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Department of Earth Science

News archive for Department of Earth Science

Mighty floods have carved out deep canyons on Earth. New research suggests this may have required less power than previously thought. Collecting such data, however, may be demanding.
The UN Ocean Science Decade gets off to a flying start through the University of Bergen’s new interdisciplinary SEAS Fellowship Programme. For the next 5 years, UiB will be training a new generation of marine research leaders and decision makers to ensure sustainable oceans.
Invitation to the EPOS-Norway (EPOS-N) Final Workshop sharing the outcomes and achievements of the EPOS-N project in the areas of Solid Earth data integration and e-infrastructure, and Solid Earth monitoring in the Artic.
When the last ice age was over, a large glacier covering the 1000 meter deep Hardangerfjord collapsed. These events at the end of the ice age in Norway, resemble what we are about to witness in today’s Greenland.
Widespread sea ice decline happened within 250 years or less and unleashed abrupt climate change during the last glacial period, a new study shows. This documents that the cause for the rapidity and severity of abrupt changes during the last glacial resides in the ocean. Henrik Sadatzki writes about the work he has been leading.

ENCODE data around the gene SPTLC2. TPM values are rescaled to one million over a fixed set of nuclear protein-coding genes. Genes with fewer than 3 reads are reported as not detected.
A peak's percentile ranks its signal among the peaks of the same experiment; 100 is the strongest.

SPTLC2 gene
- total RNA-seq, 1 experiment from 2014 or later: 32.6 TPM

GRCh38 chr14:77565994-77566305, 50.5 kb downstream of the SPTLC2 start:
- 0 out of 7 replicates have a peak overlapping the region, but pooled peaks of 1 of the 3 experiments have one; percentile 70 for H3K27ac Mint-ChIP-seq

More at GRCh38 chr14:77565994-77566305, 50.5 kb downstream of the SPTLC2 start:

Modeling and inversion of seismic data using multiple scattering, renormalization and homotopy methods.
Temperature in the Southern Ocean was more tightly linked to the extent of Antarctic glaciation during past greenhouse climates than previously thought.
The effects of magmatic intrusions on temperature history and diagenesis in sedimentary basins and petroleum systems.
The Jebsen Centre has a new PhD candidate starting today!
Near the end of the last ice age, the global sea level rose 12–14 meters in less than 350 years. Most of the meltwater has been thought to have come from North America and Antarctica. A new study shows that the ice over coastal Norway and the Barents Sea may have contributed almost as much.
Last month Andreas Beinlich had a publication in Nature Geoscience, and this month we are happy to announce that a new publication from Jebsen Centre researchers is out in Nature Geoscience: Today Jo Brendryen, Bjarte Hannisdal, and Kristian Agasøster Haaga published “Eurasian Ice Sheet collapse was a major source of Meltwater Pulse 1A 14,600 years ago”.
Andreas Beinlich, the latest addition to the K.G. Jebsen Centre for Deep Sea Research, has published an article in Nature Geoscience, titled "Instantaneous rock transformations in the deep crust driven by reactive fluid flow".
Want to learn about how methane and organic compounds form in Earth's lithosphere? Look no further!
MSc. Jonathan Winfieldd Rheinlænder ved Institutt for geovitenskap og Bjerknessenteret for klimaforskning disputerte fredag 17. januar med avhandlingen: "The role of ocean circulation and sea ice in abrupt climate change"
iEarth becomes one of the Norwegian Centres of Excellence in Education. The University of Bergen now hosts two of the prestigious centres that focus on innovative and forward-looking education.

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